Injury is relatively abstract, and characters can not take much damage.  Damage adds Danger Die to your dice pools.  However, as the GM never rolls dice the tests are made by the player only.  Light injuries can result from a partial success, moderate injuries from a failure, and a Serious injuries typically come from Botches or stacked from other injuries.  When injured you can choose to stack them or to create a whole new injury.  Most characters can only have up to three active injuries at a time, so you have to decide how to make things worse.  Too many injuries and you start dying.  This system is good for narration but not that easy to keep track of as a Harm bar, or hit boxes that get filled in.   
The background materials about the Hard City are sparse, and intentionally so.  There is plenty of scope for a player to build and play in the setting.  The places mentioned are more as templates or generic backdrops of action that you can then use to create your own later.  

There is a quick list of Belongings and costs, but it is more of a place to start and to give you ideas.  Belongings and the like are more a narrative prop than a goal in and of themselves.  Most basic stuff, if you need it, you can get it.  Unless of course, there is a narrative reason to make it harder to get. 

This is a bit petty, but I wanted MORE artwork in the game.  There are occasional little space fillers that are not "true" artwork on half-pages here and there.  Things like a scrawled combination, or a list of names with some crossed-off.  However, I wanted more of the full/half page pieces in the style of the covers. 

Meh and Other Uncertainties

The game uses "Fictional Positioning" so toss those grid boards aside for this game.  There are some broad categories for distances, just so characters do not teleport across a block; but distance and combat is much more abstract than a game like Dungeons and Dragons, Lancer, or Mech Warrior.    

Scenes and Turns have a relatively loose structure.  Generally characters lead the action.  However, what they want to do, dictates who does them.  For example, a guy who wants to talk gets to take actions before shooting, or fighting.  This means you always have a chance to bargain before you fight, if you plan your actions right.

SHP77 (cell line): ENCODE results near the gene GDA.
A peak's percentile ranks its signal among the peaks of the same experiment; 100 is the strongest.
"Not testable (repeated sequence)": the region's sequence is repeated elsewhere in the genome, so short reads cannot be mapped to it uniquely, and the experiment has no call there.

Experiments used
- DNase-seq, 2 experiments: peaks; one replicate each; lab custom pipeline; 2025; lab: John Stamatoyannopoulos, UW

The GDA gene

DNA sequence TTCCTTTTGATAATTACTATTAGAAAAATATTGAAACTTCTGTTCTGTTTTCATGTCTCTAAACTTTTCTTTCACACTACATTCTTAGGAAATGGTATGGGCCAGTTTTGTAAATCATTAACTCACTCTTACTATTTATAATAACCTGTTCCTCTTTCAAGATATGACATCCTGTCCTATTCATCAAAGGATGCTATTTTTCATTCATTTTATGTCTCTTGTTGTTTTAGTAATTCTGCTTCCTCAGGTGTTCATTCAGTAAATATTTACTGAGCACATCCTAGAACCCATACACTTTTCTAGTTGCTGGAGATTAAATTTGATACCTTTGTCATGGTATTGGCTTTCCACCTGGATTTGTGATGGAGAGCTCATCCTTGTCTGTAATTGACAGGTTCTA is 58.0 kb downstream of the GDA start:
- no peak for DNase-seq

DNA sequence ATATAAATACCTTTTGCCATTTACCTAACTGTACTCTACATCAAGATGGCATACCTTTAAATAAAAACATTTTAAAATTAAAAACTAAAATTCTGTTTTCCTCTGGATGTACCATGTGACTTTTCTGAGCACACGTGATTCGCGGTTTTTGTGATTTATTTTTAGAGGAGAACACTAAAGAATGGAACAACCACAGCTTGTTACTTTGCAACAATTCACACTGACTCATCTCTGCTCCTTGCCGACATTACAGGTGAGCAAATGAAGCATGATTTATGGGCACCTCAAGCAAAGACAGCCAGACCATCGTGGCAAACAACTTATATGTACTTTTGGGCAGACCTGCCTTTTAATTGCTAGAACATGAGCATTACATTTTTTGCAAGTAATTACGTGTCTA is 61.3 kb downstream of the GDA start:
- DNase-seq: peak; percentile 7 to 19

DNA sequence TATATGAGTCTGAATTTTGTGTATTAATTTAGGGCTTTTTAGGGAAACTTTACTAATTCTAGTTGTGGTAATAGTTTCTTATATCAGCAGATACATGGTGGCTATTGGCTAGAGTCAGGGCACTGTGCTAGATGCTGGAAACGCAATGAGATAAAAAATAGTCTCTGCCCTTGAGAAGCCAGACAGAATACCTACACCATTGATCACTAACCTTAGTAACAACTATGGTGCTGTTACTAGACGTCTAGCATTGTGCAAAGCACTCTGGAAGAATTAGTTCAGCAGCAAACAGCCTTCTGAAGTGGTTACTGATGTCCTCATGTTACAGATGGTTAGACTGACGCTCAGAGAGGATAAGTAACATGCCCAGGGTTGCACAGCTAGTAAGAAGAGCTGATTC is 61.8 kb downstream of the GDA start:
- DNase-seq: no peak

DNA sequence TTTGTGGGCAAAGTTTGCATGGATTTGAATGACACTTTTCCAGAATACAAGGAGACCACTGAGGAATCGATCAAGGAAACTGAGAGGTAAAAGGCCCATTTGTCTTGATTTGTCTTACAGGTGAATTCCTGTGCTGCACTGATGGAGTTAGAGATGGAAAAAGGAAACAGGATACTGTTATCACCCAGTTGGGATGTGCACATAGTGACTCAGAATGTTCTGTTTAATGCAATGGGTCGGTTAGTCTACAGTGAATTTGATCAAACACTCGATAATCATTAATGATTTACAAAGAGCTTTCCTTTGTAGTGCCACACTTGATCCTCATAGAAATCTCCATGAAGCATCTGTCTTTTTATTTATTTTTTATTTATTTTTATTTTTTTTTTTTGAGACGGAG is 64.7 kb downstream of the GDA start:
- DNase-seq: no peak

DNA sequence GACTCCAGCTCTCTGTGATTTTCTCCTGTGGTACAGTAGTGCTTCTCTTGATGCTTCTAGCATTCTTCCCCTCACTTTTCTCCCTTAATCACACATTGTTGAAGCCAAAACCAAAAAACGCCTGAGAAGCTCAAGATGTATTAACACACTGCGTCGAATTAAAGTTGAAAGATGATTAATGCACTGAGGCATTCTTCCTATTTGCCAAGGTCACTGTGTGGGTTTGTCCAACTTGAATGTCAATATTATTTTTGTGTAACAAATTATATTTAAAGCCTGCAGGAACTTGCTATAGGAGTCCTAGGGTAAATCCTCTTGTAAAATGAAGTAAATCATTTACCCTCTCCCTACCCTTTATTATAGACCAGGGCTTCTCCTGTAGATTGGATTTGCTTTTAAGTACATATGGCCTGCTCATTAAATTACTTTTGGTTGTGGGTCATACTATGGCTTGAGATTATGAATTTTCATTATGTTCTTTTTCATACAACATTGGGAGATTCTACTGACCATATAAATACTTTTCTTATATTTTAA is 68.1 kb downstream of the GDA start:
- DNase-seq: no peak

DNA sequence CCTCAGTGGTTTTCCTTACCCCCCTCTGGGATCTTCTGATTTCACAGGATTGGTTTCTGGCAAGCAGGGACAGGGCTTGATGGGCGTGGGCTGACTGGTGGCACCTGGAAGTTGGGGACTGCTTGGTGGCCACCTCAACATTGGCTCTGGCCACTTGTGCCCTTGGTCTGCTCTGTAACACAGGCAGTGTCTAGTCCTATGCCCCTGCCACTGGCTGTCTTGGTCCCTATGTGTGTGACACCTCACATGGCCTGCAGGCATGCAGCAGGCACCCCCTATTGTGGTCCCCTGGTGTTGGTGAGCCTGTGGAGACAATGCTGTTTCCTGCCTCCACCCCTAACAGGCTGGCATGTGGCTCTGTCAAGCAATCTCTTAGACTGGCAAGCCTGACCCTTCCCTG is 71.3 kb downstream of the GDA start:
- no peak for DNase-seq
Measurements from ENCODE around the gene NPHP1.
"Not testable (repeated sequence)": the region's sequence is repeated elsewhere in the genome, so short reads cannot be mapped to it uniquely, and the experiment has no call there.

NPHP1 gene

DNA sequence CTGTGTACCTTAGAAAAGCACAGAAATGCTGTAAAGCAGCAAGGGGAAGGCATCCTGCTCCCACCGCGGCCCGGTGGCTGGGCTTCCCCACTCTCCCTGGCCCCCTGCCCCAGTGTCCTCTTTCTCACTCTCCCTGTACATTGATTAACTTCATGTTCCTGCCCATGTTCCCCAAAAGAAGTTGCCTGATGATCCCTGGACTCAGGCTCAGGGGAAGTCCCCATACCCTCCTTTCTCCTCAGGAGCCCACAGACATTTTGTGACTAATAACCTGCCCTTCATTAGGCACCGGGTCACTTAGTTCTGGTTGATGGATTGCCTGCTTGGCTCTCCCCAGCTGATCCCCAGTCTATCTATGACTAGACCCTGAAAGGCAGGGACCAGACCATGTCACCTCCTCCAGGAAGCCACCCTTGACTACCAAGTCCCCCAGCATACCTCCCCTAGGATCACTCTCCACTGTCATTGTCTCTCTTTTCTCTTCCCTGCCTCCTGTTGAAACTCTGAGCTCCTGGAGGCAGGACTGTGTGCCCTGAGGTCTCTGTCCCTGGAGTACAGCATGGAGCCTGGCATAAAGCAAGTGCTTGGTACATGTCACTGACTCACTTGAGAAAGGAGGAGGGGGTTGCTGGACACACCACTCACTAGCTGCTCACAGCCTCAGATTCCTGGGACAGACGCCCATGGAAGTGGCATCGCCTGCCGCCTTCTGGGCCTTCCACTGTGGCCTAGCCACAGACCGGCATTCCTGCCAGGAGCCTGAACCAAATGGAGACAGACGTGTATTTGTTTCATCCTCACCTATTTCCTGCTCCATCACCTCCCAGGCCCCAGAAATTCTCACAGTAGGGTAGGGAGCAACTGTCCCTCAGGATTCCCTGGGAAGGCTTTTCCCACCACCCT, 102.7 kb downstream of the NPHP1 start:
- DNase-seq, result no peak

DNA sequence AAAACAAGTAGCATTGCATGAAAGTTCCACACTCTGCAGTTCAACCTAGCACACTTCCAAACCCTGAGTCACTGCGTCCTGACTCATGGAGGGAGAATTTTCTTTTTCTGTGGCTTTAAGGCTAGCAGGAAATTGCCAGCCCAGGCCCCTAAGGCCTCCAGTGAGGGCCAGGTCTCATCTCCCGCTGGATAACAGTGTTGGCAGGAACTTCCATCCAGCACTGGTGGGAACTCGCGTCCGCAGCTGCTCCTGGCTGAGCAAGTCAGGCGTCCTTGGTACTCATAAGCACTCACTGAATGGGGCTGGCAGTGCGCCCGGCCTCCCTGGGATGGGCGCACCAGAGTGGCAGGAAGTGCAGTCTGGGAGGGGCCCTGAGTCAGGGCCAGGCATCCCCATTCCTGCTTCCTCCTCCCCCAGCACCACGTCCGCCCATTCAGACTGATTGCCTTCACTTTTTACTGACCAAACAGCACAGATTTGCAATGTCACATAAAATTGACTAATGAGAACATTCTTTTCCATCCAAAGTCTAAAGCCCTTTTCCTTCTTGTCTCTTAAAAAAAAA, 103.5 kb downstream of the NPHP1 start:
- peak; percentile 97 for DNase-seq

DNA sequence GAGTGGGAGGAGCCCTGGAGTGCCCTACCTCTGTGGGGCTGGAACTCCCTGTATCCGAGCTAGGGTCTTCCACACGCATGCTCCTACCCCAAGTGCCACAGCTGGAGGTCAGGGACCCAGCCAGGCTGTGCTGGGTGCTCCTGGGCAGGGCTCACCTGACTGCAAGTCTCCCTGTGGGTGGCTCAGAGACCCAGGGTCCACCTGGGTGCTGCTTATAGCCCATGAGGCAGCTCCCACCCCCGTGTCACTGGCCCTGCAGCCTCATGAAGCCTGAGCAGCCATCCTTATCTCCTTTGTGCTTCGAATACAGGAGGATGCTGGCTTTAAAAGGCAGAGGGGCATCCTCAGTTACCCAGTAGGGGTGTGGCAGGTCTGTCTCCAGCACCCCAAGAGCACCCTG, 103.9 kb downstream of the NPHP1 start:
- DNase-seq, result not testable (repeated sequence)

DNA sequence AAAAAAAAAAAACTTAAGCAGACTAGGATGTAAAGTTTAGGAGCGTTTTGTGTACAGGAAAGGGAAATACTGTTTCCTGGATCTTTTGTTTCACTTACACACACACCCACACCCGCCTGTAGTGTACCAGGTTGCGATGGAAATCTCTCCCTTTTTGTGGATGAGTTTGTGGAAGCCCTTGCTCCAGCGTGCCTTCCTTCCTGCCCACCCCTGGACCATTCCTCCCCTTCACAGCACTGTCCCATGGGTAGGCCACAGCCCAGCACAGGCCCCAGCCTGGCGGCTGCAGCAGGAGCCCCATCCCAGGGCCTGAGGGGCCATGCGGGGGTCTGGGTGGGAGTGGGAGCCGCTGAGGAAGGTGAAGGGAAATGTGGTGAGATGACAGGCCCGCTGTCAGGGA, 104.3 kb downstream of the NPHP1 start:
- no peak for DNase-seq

The game has a relatively simple experience system that is serviceable for short campaigns.  However, do not look for long, sprawling campaigns and rules to go with them in this book.  Things are much more "cinematic" than that.  

 Like all games now, there is a short blurb about "safety tools" as some of the topics that can come up in the Hard City are seedy or worse.  There is also a short section about how to run the game, that is old hat for most of us.  This does include some basic profiles, and quick "reaction table" that you can use for NPCs in a pinch.  

The most useful part of the GM discussion is the "Web of Clues" and the example adventure that goes with it.  This is really helpful for GMs as it lays out a strong method for structuring an investigation game.  Instead of rooms in a dungeon, it links scenes and clues together in a way where players can easily move from pre-planned point to pre-planned point in a natural way.  

Final Thoughts

This is a nice, straight forward rules-light game.  The focus is on narrative action and less on the mechanics of doing stuff.  It leans into the episodic nature of many of the sources and this game would be best for a one-shot or a short campaign.  If you are familiar with more narrative based games, and that is your jam and you like the genre; then this game will be a good buy.  This is often the style of game I am attracted too, as I want to explore a few themes and characters quickly, and then move onto new challenges.  That is not for everyone.   

If you prefer a more structured and crunch based experience, than steer clear.  I would not expect this game to endure a long campaign very well either.  Things would just start to get redundant or stale.  This game is more Those Dark Places or Monster of the Week, and much less Mutants and Masterminds or Pathfinder.  You probably know the types of games you like, and now know whether this is a game for you or not.